Here are some of the latest developments in Australian and New Zealand Immigration Law:
- TRTS Age Exemption for Legacy 457 Visa Holders
- Third Short-Term TSS Visa Can Now Be Lodged Onshore
- Clarification on Applications for ETA Visitor Visas (Subclass 601)
- Unvaccinated Australians now free to travel
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TRTS Age Exemption for Legacy 457 Visa Holders
Effective 1 July 2022, ‘legacy’ subclass 457 visa holders will be granted an exemption from the age requirement (under 45) for the subclass 186 (TRTS) scheme.
A ‘legacy’ subclass 457 holder is someone that:
- Held a subclass 457 visa on or after 18 April 2017; and
- Remained in Australia for a total of at least 12 months between 1 February 2020 and 14 December 2021 (no requirement for consecutive stay).
The transitional arrangements for legacy subclass 457 holders commonly known as the ‘grandfathering provisions’ which ceased on 18 March 2022, extended the age requirement for subclass 186 (TRTS) applications to under 50 years of age.
However, the previous legislative instrument implemented on 17 March 2022 which introduced a permanent residence pathway for short-term visa holders, and re-introduced TRTS arrangements for legacy subclass 457 holders, did not specify whether an age exemption or concession would continue to apply to these transitional pathways.
Thankfully, clarification has now been provided, and subclass 457 holders which are able to meet the ‘legacy’ criteria outlined above will not be subject to the general age requirement. We’ve developed a case study to help you understand if this may apply to you:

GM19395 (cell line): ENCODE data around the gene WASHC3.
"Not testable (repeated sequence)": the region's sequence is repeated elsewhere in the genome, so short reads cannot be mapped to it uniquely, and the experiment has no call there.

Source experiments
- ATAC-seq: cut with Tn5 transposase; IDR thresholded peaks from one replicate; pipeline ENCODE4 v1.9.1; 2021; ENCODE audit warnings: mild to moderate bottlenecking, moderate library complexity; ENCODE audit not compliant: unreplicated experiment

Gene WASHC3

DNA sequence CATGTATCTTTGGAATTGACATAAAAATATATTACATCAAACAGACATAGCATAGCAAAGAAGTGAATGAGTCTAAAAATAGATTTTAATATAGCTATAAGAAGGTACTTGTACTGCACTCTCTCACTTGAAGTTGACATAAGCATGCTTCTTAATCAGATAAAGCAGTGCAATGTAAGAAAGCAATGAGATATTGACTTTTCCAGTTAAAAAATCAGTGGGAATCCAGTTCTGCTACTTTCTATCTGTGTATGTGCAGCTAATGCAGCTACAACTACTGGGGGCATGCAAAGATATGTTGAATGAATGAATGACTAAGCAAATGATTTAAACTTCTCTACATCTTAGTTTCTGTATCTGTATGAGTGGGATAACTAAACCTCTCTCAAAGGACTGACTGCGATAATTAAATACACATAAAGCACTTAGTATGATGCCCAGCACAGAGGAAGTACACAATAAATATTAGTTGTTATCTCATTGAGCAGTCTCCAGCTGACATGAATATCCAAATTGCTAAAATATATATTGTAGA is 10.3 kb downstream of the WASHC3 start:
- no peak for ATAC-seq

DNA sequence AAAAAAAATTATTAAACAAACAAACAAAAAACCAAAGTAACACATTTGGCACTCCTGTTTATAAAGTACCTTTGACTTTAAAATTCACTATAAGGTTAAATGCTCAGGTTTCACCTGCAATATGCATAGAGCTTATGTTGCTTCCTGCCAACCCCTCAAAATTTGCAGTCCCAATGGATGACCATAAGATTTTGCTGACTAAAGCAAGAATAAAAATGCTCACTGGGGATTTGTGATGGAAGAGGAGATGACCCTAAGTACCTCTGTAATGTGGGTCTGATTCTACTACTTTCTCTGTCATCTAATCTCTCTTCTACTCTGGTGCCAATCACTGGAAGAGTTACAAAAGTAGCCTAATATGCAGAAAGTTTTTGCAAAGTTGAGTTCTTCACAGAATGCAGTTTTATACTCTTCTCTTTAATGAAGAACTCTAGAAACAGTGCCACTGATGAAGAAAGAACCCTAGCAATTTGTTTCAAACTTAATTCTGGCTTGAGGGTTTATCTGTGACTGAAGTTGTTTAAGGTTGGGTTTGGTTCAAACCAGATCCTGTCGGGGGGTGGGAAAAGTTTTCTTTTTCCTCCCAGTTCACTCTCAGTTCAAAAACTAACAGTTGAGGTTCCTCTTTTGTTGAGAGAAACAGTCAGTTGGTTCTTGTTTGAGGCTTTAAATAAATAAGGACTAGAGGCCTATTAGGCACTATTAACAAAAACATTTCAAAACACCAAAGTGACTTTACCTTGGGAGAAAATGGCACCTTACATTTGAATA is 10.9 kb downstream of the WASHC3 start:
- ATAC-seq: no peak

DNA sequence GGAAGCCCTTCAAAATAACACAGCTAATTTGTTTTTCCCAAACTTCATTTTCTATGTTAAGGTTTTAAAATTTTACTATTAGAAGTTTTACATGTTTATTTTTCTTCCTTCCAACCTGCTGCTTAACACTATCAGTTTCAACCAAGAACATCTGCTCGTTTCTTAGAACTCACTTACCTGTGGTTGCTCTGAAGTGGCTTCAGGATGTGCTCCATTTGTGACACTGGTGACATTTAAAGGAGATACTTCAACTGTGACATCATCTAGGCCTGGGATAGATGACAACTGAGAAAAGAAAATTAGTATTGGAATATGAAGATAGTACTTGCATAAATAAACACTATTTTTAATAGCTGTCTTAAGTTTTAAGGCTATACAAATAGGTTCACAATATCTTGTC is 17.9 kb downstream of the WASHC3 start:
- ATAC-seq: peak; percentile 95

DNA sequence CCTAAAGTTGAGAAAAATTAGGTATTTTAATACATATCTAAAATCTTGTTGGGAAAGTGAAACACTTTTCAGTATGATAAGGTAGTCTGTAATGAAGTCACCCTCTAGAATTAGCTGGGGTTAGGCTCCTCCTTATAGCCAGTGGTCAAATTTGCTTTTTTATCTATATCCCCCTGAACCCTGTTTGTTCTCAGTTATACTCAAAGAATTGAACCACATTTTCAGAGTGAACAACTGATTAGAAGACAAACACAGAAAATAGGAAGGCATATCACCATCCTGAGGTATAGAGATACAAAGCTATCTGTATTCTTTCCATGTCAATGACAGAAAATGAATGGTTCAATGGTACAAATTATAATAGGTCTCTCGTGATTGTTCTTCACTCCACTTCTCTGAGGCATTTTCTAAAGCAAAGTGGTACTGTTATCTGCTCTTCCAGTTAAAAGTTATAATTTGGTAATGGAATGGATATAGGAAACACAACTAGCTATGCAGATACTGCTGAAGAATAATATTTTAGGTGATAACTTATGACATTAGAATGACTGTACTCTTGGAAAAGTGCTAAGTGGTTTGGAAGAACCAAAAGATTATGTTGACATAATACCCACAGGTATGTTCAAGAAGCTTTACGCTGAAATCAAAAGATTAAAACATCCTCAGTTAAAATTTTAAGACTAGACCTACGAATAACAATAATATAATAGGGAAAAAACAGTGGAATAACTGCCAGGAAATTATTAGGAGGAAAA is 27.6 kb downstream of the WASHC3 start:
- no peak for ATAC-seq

Steve is currently 51 years old and has been nominated in the occupation of ‘ICT Sales Representative’ which is on the short-term skilled occupation list (STSOL). Steve applied for a short-term subclass 457 visa on 1 May 2017, which was subsequently granted on 1 September 2017. The subclass 457 visa expired on 1 September 2019, and to remain in Australia lawfully he applied onshore for a short-term subclass 482, granted on 1 October 2020. Steve currently holds the short-term subclass 482, which expires later this year on 1 October 2022. Steve has not departed Australia since arriving here in 2017 and is now exploring his options for permanent residence prior to his visa expiry.
Steve would be able to meet the definition of ‘legacy 457 visa-holder’ as:
- He held a subclass 457 visa on or after 18 April 2017; and
- He remained in Australia for a total of 12 months between 1 February 2020 and 14 December 2021 as he did not depart Australia since arriving in 2017.
Therefore, he would be able to access the age exemption for TRTS applications. As Steve is currently 51 years old, without this exemption he would be unable to access the permanent residency pathway which generally precludes applications from applicants over 44 years old (unless exempt). Provided that Steve is able to meet all other requirements for a grant of a subclass 186 (TRTS) visa, he would have access to permanent residency.
Third Short-Term TSS Visa Can Now Be Lodged Onshore
Effective 1 July 2022, you will not need to depart Australia to apply for a third short-term subclass 482 (TSS) visa if:
- You remained in Australia for a total of at least 12 months between 1 February 2020 and 14 December 2021 as the holder of a short-term subclass 482 visa; and
- The short-term subclass 482 application is made before 1 July 2023.
Previously, visa holders who have held more than one short-term subclass 482 (TSS) visa were required to depart Australia and apply for a third short-term TSS visa offshore. However, the implementation of this COVID-19 concession follows the trend of the Government encouraging short-term visa holders that work in critical sectors to remain in Australia to assist struggling businesses in critical areas such as health care, hospitality, and the tourism industry.